Character Design Journal
For this action sequence, I modified an existing scene that before, had no emotional trigger for the character’s PTSD other than visual. Now, instead of simply seeing the homeless man laying on the ground, the homeless man interacts with the main character which triggers flashbacks and reactive violence.
The first version I visualized was a closeup. Where alike other scenes, the antagonist’s face displays strong emotions that trigger the main character into flashbacks of war violence. This through-the-window, close up style, is seen in many robbery movies where robbers are putting on their masks. This is also displayed in war scenes, where main characters are inflicting fear or dominance to their enemy and their facial features are emphasized. This version implies that the viewer is up close and in the present scene with the characters, rather than watching from afar.
The second version I visualized was a far shot. Where the viewer experiences the physical violence of two characters from a distance. This can be seen in many war movies that present the displays of violence across a battlefield. This detaches emotion from the character and has the opportunity to blend him into a larger scale background scene. This version implies that there is an audience watching from afar, rather than experiencing something up close.
Thesis questions to answer:
1) Is a person that sees or experiences violent content, more prone to be violent?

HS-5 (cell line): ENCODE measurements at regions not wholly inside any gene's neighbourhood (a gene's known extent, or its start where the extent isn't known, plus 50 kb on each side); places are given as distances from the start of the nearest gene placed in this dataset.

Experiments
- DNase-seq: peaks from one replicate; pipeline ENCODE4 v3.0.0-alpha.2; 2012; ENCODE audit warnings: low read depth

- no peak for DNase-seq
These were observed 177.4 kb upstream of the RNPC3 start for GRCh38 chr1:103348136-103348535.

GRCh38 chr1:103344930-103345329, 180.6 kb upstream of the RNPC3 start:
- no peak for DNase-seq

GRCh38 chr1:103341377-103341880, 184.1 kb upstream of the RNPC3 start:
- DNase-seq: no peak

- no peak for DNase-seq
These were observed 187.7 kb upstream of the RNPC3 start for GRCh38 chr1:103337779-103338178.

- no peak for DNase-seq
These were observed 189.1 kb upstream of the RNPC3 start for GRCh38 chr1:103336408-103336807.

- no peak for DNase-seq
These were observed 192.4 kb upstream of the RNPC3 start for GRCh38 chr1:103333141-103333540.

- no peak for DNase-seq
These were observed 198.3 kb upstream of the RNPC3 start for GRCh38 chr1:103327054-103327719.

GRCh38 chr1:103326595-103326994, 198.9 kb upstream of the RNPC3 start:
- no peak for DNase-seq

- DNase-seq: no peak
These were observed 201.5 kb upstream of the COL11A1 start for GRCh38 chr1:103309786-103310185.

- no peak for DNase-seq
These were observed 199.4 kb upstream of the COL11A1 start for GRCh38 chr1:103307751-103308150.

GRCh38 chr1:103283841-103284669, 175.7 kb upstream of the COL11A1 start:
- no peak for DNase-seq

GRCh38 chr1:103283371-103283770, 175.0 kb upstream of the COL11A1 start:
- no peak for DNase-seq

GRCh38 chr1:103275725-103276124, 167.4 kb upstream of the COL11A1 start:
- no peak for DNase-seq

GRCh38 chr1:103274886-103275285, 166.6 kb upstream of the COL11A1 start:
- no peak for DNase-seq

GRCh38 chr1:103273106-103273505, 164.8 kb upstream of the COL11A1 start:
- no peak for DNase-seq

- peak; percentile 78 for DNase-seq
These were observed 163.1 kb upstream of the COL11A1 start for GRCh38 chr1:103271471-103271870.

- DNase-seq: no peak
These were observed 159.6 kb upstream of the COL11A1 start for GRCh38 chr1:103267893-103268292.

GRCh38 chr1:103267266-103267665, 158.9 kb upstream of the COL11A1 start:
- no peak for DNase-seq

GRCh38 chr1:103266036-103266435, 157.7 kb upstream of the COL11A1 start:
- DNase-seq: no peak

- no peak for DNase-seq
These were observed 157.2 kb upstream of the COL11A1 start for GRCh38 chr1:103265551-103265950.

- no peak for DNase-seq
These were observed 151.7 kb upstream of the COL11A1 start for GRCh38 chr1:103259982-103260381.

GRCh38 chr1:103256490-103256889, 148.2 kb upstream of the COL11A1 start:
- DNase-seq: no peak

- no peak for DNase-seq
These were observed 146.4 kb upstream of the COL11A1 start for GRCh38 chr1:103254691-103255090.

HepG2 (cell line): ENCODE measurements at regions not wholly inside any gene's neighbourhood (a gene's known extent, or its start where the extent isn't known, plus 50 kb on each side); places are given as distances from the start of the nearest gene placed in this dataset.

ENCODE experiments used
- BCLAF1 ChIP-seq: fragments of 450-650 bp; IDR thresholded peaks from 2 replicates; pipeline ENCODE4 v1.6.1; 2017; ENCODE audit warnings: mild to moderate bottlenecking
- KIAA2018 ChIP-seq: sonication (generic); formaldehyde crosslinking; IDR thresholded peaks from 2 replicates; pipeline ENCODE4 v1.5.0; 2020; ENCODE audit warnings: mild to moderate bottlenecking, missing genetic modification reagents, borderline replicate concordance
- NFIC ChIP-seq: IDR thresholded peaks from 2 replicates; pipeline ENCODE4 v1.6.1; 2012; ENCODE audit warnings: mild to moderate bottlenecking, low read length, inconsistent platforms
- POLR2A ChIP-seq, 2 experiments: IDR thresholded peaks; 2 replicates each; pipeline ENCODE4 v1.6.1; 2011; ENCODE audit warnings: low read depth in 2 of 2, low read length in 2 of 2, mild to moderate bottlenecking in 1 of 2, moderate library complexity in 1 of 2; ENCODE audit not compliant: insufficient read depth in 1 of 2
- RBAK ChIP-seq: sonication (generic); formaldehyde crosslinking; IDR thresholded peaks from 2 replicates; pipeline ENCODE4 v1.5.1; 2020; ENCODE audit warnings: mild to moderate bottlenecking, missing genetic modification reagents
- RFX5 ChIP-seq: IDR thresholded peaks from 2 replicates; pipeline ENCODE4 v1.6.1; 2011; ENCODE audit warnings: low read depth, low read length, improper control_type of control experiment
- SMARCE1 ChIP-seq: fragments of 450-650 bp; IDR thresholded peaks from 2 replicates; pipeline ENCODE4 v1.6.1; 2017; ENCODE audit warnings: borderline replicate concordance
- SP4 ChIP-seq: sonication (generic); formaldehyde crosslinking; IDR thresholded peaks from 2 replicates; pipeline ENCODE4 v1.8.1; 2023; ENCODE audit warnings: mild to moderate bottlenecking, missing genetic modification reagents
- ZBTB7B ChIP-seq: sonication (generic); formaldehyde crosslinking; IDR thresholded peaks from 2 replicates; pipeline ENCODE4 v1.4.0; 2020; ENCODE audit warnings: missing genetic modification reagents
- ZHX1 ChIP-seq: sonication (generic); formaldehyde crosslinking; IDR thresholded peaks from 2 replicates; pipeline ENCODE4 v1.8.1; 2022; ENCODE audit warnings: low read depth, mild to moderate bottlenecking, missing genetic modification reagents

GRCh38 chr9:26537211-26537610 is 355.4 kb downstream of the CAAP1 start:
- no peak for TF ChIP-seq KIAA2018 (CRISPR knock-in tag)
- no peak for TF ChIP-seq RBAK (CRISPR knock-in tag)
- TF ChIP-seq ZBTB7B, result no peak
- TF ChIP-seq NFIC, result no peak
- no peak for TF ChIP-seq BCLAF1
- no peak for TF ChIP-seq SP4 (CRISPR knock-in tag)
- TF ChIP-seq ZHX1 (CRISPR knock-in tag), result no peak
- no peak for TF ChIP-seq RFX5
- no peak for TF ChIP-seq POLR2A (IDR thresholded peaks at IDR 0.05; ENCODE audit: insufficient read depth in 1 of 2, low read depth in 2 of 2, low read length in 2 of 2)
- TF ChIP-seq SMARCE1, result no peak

2) Is a person who has formed reactions based on violent content or experiences more adapt to war?
3) If a person experiences violent behavior on a repetitive basis, are they more likely to react violently to non-violent triggers?
4) Where does conscious reasoning lose its depth in a person with PTSD?
How humans react to the world around them is deeply engrained through patterns of mirror neurons. Whether an action is presented physically or through television has an everlasting effect on the way we react to experiences. Humans have the choice to react in violence based on what is taught, what is seen or what is experienced. Taking a deeper look into the type of behavioral content that has been broadcasted since the dawn of television can be a strong indicator of the behavioral patterns we see in modern society.
Scholarly Articles for Thesis Reference
II.5THE POTENTIAL ROLE OF MIRROR NEURONS IN THE CONTAGION OF VIOLENCE
Marco Iacoboni, M.D., Ph.D.
David Geffen School of Medicine at University of California, Los Angeles
Media Violence Induces Imitative Violence:
The Problem With Super Mirrors
Neuroscientist; Professor of Psychiatry & Biobehavioral Sciences, David Geffen School of Medicine, UCLA; Author, Mirroring People
Jan. 10, 2006
animatic & live action reference
Storyboard Versions 1 & 2